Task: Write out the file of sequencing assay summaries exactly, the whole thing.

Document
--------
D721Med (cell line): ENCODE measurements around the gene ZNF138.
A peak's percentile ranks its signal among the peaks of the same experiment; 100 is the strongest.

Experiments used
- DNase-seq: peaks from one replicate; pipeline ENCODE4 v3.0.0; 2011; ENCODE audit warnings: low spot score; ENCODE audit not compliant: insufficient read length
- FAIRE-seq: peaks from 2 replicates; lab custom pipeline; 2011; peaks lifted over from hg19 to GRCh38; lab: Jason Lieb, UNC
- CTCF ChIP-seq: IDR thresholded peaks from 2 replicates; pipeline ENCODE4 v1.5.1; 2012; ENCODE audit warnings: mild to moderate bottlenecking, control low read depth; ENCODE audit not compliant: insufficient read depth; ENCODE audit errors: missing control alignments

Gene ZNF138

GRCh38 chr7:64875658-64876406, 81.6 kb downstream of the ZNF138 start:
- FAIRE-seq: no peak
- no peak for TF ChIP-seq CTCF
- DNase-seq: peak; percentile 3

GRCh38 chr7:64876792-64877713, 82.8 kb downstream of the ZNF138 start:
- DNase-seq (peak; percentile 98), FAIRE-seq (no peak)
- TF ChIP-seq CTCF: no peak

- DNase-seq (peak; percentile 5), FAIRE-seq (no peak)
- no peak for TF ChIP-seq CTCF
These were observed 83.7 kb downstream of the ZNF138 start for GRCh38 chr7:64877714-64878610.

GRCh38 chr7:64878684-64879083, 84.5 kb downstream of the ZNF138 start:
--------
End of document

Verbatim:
D721Med (cell line): ENCODE measurements around the gene ZNF138.
A peak's percentile ranks its signal among the peaks of the same experiment; 100 is the strongest.

Experiments used
- DNase-seq: peaks from one replicate; pipeline ENCODE4 v3.0.0; 2011; ENCODE audit warnings: low spot score; ENCODE audit not compliant: insufficient read length
- FAIRE-seq: peaks from 2 replicates; lab custom pipeline; 2011; peaks lifted over from hg19 to GRCh38; lab: Jason Lieb, UNC
- CTCF ChIP-seq: IDR thresholded peaks from 2 replicates; pipeline ENCODE4 v1.5.1; 2012; ENCODE audit warnings: mild to moderate bottlenecking, control low read depth; ENCODE audit not compliant: insufficient read depth; ENCODE audit errors: missing control alignments

Gene ZNF138

GRCh38 chr7:64875658-64876406, 81.6 kb downstream of the ZNF138 start:
- FAIRE-seq: no peak
- no peak for TF ChIP-seq CTCF
- DNase-seq: peak; percentile 3

GRCh38 chr7:64876792-64877713, 82.8 kb downstream of the ZNF138 start:
- DNase-seq (peak; percentile 98), FAIRE-seq (no peak)
- TF ChIP-seq CTCF: no peak

- DNase-seq (peak; percentile 5), FAIRE-seq (no peak)
- no peak for TF ChIP-seq CTCF
These were observed 83.7 kb downstream of the ZNF138 start for GRCh38 chr7:64877714-64878610.

GRCh38 chr7:64878684-64879083, 84.5 kb downstream of the ZNF138 start: